These Slide Rule Duel puzzles have pieces which in the top half of the frame form two large circle segments, and in the bottom half only one small circle segment. The bottom half can slide left and right so that its segment can line up with either of the top parts to make a complete disc, which can then be rotated.

The Pie puzzles have discs cut into 8 pieces like a pizza. There are only three half-discs, so there are 12 pieces all together. The Pie 3 has three colours, four pieces of each colour, and the Pie 6 has six colours, two pieces of each colour. In the solved position the pieces of the same colour are together, forming three half discs, or 6 quarter discs.

These puzzles were invented by Douglas A. Engel, who also invented various other puzzles such as:

There are 12 pieces which can be arranged in 12! ways, but there are indistinguishable
pieces so we have to divide out by the number of ways the identical pieces can be permuted,
which is 4!^{3} for the Pie 3 and 2!^{6} for the Pie 6. This gives
12! / 4!^{3} = 34,650 positions on the Pie 3, and 12! / 2!^{6} = 7,484,400
positions on the Pie 6. If you consider a position different if the slider is moved across,
then you have to multiply these numbers by 2.

I have used a computer to calculate God's algorithm for these puzzles. The results in the table below show that any Pie 3 position can be solved in at most 8 rotations, or 13 if every 1/8th of a turn is counted as a separate move.

Face turn metric | |||||||||||
---|---|---|---|---|---|---|---|---|---|---|---|

S i n g l e t u r n m e t r i c |
0 | 1 | 2 | 3 | 4 | 5 | 6 | 7 | 8 | Total | |

0: | 1 | 1 | |||||||||

1: | 4 | 4 | |||||||||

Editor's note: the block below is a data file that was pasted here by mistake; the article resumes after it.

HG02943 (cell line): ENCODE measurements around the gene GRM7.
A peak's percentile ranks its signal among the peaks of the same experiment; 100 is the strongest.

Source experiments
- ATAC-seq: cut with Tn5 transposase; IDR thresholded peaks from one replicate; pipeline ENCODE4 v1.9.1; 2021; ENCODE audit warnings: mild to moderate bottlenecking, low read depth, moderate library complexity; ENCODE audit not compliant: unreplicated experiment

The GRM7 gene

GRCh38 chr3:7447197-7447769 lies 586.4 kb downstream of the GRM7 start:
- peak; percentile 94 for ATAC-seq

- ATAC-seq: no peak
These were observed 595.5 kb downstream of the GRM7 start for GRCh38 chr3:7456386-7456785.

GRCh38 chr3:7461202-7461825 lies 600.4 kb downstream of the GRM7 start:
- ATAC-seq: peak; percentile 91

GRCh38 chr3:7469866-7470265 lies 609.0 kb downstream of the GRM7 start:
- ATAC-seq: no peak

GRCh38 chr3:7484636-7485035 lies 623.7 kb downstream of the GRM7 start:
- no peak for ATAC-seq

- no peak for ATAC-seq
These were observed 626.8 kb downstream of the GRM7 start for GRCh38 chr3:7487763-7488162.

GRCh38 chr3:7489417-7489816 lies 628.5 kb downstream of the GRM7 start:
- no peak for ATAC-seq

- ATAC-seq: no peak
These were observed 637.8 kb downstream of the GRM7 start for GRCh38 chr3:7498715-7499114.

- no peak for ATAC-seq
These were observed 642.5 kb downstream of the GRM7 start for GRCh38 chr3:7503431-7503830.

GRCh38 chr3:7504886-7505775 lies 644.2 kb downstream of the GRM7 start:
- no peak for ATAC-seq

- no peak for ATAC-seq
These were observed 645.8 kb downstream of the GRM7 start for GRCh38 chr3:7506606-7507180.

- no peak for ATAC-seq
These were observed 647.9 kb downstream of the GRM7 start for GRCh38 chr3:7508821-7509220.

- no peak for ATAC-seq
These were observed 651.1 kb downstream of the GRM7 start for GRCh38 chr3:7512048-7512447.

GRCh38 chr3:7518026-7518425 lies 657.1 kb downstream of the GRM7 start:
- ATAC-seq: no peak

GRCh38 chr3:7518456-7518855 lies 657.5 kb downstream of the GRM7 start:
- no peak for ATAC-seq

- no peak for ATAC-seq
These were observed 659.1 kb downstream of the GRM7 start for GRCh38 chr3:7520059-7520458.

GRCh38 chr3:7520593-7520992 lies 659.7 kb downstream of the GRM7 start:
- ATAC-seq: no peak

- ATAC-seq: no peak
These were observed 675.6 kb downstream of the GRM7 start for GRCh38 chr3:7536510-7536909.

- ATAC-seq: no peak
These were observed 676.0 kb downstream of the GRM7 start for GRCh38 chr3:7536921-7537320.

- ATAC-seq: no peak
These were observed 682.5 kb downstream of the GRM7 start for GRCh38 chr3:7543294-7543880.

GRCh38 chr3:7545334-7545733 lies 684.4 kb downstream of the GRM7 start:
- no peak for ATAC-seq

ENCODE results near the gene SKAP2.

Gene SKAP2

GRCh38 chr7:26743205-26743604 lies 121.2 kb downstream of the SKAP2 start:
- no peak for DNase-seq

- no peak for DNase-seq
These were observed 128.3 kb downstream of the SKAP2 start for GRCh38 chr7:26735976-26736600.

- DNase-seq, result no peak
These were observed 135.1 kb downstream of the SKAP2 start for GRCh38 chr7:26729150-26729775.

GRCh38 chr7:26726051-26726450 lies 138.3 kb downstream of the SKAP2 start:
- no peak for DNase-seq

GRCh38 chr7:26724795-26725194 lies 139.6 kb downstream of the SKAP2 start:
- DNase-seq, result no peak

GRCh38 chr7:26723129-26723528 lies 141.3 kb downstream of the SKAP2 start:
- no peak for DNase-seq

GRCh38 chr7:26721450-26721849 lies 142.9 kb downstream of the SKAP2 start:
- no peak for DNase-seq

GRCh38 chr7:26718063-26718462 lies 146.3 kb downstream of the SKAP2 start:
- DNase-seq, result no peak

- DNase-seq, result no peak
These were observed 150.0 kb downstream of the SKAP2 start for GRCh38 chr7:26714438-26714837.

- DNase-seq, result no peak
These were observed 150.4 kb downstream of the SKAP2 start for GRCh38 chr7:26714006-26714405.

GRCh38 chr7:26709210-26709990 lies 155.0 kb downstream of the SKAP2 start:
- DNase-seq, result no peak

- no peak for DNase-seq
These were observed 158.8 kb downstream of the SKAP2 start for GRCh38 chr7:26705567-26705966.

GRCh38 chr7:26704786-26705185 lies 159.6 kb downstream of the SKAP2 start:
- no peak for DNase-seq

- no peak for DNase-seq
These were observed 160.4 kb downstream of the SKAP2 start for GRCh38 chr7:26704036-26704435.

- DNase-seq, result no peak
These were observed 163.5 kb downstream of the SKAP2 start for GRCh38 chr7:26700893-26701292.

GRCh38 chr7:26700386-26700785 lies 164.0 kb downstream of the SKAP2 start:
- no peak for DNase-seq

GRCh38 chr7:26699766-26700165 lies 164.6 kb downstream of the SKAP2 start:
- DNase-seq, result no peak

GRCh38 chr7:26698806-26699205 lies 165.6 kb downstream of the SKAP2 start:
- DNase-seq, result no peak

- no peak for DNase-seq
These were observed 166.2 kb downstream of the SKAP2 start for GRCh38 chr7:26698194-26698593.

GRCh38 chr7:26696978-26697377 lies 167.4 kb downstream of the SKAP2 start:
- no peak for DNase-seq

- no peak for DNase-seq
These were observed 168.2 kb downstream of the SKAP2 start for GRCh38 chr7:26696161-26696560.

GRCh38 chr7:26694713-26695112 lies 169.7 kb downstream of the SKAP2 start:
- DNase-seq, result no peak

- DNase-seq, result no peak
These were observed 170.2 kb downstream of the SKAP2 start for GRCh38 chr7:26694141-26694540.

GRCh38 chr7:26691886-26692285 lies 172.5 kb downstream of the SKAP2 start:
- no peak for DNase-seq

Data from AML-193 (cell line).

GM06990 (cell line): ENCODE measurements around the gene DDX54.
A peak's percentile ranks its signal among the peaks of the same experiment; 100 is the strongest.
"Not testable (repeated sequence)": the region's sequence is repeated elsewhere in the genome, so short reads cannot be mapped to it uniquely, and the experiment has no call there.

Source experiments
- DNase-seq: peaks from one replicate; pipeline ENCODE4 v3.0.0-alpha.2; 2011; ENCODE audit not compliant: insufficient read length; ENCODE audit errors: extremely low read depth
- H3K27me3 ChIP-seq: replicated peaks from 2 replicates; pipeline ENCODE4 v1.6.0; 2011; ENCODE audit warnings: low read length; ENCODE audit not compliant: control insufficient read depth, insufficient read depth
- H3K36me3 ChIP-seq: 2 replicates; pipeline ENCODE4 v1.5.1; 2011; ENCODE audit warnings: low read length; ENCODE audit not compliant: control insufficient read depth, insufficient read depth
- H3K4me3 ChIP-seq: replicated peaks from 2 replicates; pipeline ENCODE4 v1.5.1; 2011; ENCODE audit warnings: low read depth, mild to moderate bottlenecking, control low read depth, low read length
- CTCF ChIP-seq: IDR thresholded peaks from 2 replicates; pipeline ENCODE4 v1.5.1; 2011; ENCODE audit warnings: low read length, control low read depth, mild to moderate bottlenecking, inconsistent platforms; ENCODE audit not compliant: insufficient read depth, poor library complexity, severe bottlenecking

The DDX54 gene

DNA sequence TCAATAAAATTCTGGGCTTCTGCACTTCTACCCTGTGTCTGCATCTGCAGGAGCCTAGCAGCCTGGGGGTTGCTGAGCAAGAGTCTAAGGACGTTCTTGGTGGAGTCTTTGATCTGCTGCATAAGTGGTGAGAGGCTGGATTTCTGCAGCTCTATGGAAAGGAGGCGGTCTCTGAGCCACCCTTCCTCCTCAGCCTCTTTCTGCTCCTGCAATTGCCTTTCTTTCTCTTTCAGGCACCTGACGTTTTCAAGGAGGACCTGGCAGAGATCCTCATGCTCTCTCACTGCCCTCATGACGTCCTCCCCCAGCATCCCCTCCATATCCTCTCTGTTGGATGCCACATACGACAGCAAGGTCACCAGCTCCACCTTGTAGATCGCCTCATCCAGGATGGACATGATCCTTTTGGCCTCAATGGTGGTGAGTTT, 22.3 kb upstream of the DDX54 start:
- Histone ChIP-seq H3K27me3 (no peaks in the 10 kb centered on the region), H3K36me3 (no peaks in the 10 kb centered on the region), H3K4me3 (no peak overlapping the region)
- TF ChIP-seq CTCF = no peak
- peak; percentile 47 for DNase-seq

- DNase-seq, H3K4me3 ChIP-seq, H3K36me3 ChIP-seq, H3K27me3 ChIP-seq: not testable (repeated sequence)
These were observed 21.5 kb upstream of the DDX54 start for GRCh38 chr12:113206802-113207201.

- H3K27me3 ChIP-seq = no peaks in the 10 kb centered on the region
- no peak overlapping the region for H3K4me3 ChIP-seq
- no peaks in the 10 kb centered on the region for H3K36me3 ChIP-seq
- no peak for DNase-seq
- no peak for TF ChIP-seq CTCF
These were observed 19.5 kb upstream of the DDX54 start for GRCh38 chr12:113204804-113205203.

2: | 4 | 8 | 12 | ||||||||

3: | 4 | 16 | 16 | 36 | |||||||

4: | 2 | 24 | 50 | 22 | 98 | ||||||

5: | 24 | 100 | 104 | 24 | 252 | ||||||

6: | 16 | 134 | 286 | 186 | 14 | 636 | |||||

7: | 8 | 144 | 522 | 718 | 188 | 1,580 | |||||

8: | 2 | 110 | 742 | 1,788 | 889 | 44 | 3,575 | ||||

9: | 49 | 678 | 3,038 | 2,948 | 222 | 6,935 | |||||

10: | 12 | 364 | 3,190 | 5,554 | 1,066 | 2 | 10,188 | ||||

11: | 2 | 94 | 1,496 | 4,996 | 2,074 | 20 | 8,682 | ||||

12: | 4 | 186 | 1,195 | 1,170 | 14 | 2,569 | |||||

13: | 4 | 40 | 36 | 2 | 82 | ||||||

Total: | 1 | 14 | 98 | 617 | 2,816 | 10,630 | 15,824 | 4,612 | 38 | 34,650 |

There are two positions that are antipodal in both metrics, which are shown on the right. They can be reached with the move sequences R3 L2 R2 L1 R3 L-2 R-2 L1, and L3 R2 L2 R1 L3 R-2 L-2 R1. In a sense they are mirror images of each other, as you can see from the similarity between the two move sequences.

The Pie 6 can be solved in at move 11 rotations, or 19 times 1/8th of a turn.

Face turn metric | ||||||||||||||
---|---|---|---|---|---|---|---|---|---|---|---|---|---|---|